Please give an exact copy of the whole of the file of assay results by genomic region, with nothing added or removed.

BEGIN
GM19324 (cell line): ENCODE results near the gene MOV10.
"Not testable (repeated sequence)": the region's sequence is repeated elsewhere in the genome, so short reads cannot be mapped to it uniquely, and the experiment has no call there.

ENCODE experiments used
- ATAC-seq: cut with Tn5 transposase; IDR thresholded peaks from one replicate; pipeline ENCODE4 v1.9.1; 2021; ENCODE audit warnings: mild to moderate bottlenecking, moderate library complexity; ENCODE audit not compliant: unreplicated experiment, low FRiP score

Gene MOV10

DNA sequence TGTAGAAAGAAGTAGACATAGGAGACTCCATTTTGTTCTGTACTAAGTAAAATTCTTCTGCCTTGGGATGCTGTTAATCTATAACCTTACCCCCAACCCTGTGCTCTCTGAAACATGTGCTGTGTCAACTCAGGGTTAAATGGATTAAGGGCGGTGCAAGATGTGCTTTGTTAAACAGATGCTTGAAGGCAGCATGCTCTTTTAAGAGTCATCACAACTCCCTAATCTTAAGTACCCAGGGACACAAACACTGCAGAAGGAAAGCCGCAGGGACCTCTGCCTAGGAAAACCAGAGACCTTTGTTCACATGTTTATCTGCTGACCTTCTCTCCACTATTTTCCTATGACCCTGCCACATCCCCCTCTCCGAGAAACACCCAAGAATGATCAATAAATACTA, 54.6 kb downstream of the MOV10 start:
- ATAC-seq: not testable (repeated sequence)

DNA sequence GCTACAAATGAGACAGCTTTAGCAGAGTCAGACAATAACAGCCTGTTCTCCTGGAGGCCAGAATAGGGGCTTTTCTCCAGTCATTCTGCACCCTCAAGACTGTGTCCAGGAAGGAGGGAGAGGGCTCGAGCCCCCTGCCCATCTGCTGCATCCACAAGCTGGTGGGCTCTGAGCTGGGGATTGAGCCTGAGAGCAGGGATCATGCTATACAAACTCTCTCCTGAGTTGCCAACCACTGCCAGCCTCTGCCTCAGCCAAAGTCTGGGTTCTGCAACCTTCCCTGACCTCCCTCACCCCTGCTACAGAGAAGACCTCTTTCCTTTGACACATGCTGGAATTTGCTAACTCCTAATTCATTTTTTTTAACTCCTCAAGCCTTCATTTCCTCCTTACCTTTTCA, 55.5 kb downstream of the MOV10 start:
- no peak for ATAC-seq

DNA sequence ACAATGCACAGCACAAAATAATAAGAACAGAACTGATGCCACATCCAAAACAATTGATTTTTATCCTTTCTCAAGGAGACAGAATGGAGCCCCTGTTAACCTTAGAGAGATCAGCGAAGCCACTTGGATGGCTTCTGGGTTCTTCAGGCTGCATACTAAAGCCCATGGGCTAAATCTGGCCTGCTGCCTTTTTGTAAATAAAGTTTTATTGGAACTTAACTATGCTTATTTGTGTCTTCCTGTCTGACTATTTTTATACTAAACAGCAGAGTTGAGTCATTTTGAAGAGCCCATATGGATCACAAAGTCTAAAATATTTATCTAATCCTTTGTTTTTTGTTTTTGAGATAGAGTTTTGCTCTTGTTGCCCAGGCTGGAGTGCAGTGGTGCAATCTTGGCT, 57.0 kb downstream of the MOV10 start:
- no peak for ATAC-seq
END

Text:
GM19324 (cell line): ENCODE results near the gene MOV10.
"Not testable (repeated sequence)": the region's sequence is repeated elsewhere in the genome, so short reads cannot be mapped to it uniquely, and the experiment has no call there.

ENCODE experiments used
- ATAC-seq: cut with Tn5 transposase; IDR thresholded peaks from one replicate; pipeline ENCODE4 v1.9.1; 2021; ENCODE audit warnings: mild to moderate bottlenecking, moderate library complexity; ENCODE audit not compliant: unreplicated experiment, low FRiP score

Gene MOV10

DNA sequence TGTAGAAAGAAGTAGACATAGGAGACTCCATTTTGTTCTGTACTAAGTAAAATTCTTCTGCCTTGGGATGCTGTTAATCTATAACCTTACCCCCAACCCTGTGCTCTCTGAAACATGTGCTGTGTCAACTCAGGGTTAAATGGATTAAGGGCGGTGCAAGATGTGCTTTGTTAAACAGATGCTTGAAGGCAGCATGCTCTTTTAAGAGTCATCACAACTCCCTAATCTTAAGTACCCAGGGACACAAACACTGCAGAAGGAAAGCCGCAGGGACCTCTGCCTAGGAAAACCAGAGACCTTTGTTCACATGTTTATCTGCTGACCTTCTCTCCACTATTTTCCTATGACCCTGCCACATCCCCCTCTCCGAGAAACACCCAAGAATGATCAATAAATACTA, 54.6 kb downstream of the MOV10 start:
- ATAC-seq: not testable (repeated sequence)

DNA sequence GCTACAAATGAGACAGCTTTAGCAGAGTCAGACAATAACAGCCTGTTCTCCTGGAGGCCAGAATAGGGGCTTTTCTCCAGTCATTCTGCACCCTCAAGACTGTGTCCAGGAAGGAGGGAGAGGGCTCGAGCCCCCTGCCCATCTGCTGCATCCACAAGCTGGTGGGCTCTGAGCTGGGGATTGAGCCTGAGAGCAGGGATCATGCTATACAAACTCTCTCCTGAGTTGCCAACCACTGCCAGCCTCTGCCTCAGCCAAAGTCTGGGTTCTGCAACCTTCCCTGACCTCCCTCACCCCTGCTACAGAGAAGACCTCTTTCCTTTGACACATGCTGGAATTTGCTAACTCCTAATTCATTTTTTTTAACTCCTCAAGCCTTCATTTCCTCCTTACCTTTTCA, 55.5 kb downstream of the MOV10 start:
- no peak for ATAC-seq

DNA sequence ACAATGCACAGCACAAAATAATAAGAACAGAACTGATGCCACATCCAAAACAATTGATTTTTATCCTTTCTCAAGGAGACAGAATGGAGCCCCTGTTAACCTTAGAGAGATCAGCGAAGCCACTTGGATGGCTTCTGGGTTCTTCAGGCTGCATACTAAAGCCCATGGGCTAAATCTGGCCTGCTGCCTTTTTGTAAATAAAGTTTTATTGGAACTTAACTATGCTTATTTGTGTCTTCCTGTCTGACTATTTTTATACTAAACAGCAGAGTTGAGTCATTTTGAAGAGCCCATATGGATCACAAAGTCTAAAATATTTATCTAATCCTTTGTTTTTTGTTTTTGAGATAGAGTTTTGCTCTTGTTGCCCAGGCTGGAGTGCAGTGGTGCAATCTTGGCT, 57.0 kb downstream of the MOV10 start:
- no peak for ATAC-seq